Archaeologists have unearthed 170,000-year-old whole, charred rhizomes of flowering plants from the genus Hypoxis in a cave in southern Africa. These botanical remains represent the earliest direct evidence for the cooking of plants’ underground storage organs.

Hypoxis rhizomes are nutritious and carbohydrate-rich with an energy value of approximately 500 kJ/100 g,” said Professor Lyn Wadley from the Wits Evolutionary Studies Institute at the University of the Witwatersrand and colleagues.

“While the rhizomes are edible raw, they are fibrous and have high fracture toughness until they are cooked.”

“They are rich in starch and would have been an ideal staple plant food.”

The researchers found the charred remains of the ancient Hypoxis rhizomes in Border Cave in the Lebombo Mountains.

The rhizomes appear to have been cooked and consumed in the cave by the Middle Stone Age humans.

Border Cave. Image credit: Lucinda Backwell.

Border Cave. Image credit: Lucinda Backwell.

“The inhabitants of Border Cave were cooking starchy plants 170,000 years ago,” Professor Wadley said.

“This discovery is much older than earlier reports for cooking similar plants and it provides a fascinating insight into the behavioral practices of early modern humans in southern Africa.”

“Cooking the fiber-rich rhizomes would have made them easier to peel and to digest so more of them could be consumed and the nutritional benefits would be greater,” she said.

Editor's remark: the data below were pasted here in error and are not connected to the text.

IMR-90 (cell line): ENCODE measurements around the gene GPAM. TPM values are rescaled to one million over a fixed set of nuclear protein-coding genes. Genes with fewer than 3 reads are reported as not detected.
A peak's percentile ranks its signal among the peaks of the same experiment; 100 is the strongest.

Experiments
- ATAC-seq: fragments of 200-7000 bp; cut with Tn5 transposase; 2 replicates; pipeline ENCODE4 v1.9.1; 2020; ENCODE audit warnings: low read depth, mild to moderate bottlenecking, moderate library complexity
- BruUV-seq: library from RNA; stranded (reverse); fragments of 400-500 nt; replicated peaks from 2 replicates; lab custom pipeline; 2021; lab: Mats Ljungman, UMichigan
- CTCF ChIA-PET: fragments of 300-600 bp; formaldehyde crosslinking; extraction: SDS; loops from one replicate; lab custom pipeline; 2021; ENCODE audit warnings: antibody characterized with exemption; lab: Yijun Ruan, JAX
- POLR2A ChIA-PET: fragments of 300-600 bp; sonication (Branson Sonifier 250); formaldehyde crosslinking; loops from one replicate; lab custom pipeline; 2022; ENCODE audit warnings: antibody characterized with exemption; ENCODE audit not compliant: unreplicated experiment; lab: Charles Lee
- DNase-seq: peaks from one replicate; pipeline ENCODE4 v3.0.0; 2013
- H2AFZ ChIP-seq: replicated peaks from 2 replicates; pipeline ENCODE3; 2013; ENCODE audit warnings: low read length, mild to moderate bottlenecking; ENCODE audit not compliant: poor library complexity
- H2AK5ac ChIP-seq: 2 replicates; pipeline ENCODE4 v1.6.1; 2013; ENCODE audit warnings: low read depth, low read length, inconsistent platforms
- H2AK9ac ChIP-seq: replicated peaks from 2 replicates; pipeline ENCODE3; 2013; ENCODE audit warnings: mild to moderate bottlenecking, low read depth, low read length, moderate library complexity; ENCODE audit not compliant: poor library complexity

Modern Hypoxis rhizomes and their ancient counterparts have similar cellular structures and the same inclusions of microscopic crystal bundles, called raphides. The features are still recognizable even in the charred specimens from Border Cave.

“We compared the botanical features of the modern geophytes and the ancient charred specimens, in order to identify them,” said Dr. Christine Sievers, an archaeologist at the University of the Witwatersrand.

Two charred rhizomes from Border Cave. Scale bars - 2 mm. Image credit: Wadley et al, doi: 10.1126/science.aaz5926.

Two charred rhizomes from Border Cave. Scale bars – 2 mm. Image credit: Wadley et al, doi: 10.1126/science.aaz5926.

The Hypoxis rhizomes were mostly recovered from fireplaces and ash dumps rather than from surrounding sediment.

“The Border Cave inhabitants would have dug Hypoxis rhizomes from the hillside near the cave, and carried them back to the cave to cook them in the ashes of fireplaces,” Professor Wadley said.

“The fact that they were brought back to the cave rather than cooked in the field suggests that food was shared at the home base. This suggests that the rhizomes were roasted in ashes and that, in the process, some were lost. While the evidence for cooking is circumstantial, it is nonetheless compelling.”

“The discovery also implies the use of wooden digging sticks to extract the rhizomes from the ground,” said Professor Francesco d’Errico, from CNRS, the Université de Bordeaux, and the University of Bergen.

“One of these tools was found at Border Cave and is directly dated at circa 40,000 years ago.”